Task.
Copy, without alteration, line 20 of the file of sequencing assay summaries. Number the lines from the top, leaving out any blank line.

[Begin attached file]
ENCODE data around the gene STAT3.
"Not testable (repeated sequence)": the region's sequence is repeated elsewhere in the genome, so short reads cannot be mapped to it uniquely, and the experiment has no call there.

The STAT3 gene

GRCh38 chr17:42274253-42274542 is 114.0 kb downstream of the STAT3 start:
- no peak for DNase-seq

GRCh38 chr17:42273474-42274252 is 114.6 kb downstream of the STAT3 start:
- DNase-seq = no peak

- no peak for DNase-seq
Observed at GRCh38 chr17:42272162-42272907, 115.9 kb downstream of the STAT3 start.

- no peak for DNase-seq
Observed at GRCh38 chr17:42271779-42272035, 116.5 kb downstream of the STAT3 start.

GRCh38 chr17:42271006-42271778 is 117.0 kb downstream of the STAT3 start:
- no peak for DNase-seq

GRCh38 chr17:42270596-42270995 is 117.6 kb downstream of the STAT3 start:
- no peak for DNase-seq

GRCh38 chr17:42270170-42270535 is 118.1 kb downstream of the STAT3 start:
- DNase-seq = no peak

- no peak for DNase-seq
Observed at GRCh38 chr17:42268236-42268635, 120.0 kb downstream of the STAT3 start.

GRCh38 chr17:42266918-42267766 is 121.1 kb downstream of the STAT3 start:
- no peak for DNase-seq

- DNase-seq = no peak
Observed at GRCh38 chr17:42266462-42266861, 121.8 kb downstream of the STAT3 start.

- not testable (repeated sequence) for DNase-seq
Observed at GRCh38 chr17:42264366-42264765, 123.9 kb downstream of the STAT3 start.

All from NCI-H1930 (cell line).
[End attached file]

GRCh38 chr17:42266918-42267766 is 121.1 kb downstream of the STAT3 start: